Houseplant propagation mistakes – 11 common errors that can kill your cuttings

How many are you guilty of making?

person planting a pothos cutting
(Image credit: JulieAlexK/Getty Images)

Avid members of the houseplant community will know all too well how expensive indoor plants can be. Continuously expanding your collection is not usually a budget-friendly exercise. But, with the power of propagation, you can grow more of your favorite plants at almost no cost.

Propagating may seem relatively simple – just popping a cutting in a glass of water – but there are many ways the process can go wrong. From using blunt tools to cutting in the wrong place, it's easy to slip up and ruin the chance of your cutting growing well. 

'There can be lots of reasons why your plant cutting might fail and not develop into a new plant,' says Beth Murton, head of gardens for Homes & Gardens. 'It's always disappointing if you don't get the results you'd hoped for, but by learning the most common houseplant propagation mistakes you can look to improve your methods and increase your chances of getting more free indoor plants.' 

Madison Moulton
Madison Moulton

Madison has turned her years-long passion for plants into a career writing for both digital and print publications. She covers everything from the latest trends to general plant care advice, all while caring for her own ever-growing plant collection. She regularly propagates her houseplants as a means of increasing her collection without having to spend money on buying new plants. 

Houseplant propagation mistakes you need to avoid

Make sure you avoid these 11 common mistakes if you want to grow strong and healthy plants.

1. Taking cuttings from an unhealthy plant

Before you can consider propagating, you need to have the right houseplant for the job. And the first question to ask is whether it is healthy enough to propagate.

For the highest chances of success when propagating, the parent plant should be actively growing. Any stress from inadequate care or the wrong environment will limit the cutting's potential for rooting. Taking cuttings at this time may also lead to more stress in the parent plant, depending on the cause of the problem.

Claire Akin from Houseplant Resource Center provides some advice for problems to look out for. ‘If your plant is dropping leaves, if it has brown spots, if it isn’t actively growing, you’re going to have a hard time propagating it.'

fiddle leaf fig stem

Keeping your houseplant in the best possible health is essential if you want to successfully propagate it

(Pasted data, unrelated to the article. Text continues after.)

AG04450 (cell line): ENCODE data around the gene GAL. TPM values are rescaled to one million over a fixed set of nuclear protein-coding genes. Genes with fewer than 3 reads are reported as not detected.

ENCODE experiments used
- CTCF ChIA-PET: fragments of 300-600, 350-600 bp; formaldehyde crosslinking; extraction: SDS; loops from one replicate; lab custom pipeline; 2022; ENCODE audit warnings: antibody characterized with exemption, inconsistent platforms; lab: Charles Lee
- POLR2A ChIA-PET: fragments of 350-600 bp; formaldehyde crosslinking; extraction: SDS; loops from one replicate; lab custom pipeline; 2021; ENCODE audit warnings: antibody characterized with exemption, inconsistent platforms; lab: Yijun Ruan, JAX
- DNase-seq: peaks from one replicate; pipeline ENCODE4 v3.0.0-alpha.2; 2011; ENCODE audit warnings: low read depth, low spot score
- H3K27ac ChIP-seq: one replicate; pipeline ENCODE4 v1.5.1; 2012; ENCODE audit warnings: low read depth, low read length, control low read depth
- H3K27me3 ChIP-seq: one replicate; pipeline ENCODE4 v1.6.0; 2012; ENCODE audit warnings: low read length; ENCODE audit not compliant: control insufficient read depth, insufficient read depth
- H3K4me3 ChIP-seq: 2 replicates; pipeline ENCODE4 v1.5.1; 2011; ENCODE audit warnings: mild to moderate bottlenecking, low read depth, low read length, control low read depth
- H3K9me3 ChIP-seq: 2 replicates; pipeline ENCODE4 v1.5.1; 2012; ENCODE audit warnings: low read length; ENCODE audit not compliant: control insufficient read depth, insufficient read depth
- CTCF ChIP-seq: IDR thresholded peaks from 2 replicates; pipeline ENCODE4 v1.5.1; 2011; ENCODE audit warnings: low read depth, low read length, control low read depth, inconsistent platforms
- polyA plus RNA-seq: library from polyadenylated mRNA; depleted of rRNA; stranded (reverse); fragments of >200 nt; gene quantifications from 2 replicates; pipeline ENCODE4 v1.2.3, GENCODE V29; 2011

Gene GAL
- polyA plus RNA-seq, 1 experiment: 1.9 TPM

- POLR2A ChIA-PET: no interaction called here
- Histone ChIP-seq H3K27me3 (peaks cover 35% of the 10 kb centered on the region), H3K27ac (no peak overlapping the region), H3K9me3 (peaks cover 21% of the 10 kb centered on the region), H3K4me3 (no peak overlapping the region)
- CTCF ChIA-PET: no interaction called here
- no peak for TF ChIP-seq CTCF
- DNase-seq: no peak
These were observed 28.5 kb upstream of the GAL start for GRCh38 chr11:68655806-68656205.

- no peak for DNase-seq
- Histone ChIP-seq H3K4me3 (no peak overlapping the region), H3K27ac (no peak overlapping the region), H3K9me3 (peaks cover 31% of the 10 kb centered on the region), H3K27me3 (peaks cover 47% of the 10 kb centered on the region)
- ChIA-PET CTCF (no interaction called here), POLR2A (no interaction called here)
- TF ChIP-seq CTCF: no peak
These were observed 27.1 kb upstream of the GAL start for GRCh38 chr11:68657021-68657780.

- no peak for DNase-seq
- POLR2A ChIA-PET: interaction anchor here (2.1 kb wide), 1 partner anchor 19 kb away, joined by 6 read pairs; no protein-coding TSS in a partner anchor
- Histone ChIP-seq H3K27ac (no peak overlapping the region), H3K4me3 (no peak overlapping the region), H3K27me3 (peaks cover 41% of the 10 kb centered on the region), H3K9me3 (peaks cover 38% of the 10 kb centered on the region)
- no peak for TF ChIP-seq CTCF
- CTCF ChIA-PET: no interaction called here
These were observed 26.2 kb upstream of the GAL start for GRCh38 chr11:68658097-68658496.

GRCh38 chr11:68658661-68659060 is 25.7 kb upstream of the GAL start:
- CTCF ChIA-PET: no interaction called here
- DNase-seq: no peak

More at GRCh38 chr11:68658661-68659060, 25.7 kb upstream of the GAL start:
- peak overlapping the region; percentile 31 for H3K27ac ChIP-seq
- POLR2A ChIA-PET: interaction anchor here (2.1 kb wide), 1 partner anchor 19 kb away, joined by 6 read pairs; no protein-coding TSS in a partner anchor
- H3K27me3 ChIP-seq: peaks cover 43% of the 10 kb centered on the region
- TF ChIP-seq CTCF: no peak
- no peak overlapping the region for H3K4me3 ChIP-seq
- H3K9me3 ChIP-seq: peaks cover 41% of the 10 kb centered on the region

(Image credit: Firn/Getty Images)

2. Taking cuttings at the wrong time

Health is not the only component of growth. Season is also vital to consider before propagating. Most houseplants are actively growing during spring and summer, making these the ideal times to propagate.

‘You need to start with a healthy specimen, preferably one that is within its growing season and actually putting out new growth. That means that the auxins or the plant growth hormones are flowing within your plant and that it is more likely to grow roots and propagate,' says Claire Akin.

That doesn’t mean that plant cuttings taken out of season won’t root at all. But, your chances of rooting will be greatly reduced. Or, the roots will develop far slower than they would in spring and summer.

3. Using dirty tools

When you’re ready to take your cuttings for propagation, you’ll likely grab your trusty pair of shears. Before you get to work, make sure you clean those pruning shears properly first.

Few people look forward to garden chores. It’s inherent in the name ‘chore’, describing something that is probably boring but unfortunately beneficial. In the case of propagating, this preliminary clean can prevent the spread of disease to both your new cuttings and the parent plant.

Co-owner of Fraser Valley Rose Farm Jason Croutch believes this mistake can make a big difference to propagation success or failure. ‘Start with a clean sharp pair of pruners. You don’t want to be introducing any bacteria or fungus that will then turn into rot organisms on your cuttings.'

potting up houseplant cuttings

Thoroughly clean any tools before use to avoid spreading diseases to your new cuttings

(Image credit: Getty Images)

4. Using blunt tools

Jason Croutch warns that using blunt tools is also a common indoor plant propagation mistake. Sharpening your shears is not a garden chore that needs to be done as frequently as cleaning, but it is still an important task to put on your annual garden maintenance list.

Sharp shears ensure clean cuts at the base of your cuttings, keeping transport systems for water and nutrients open within the stem. Clean cuts also heal faster on the parent plant, limiting risks of stress, long-term damage, and even pest and disease problems.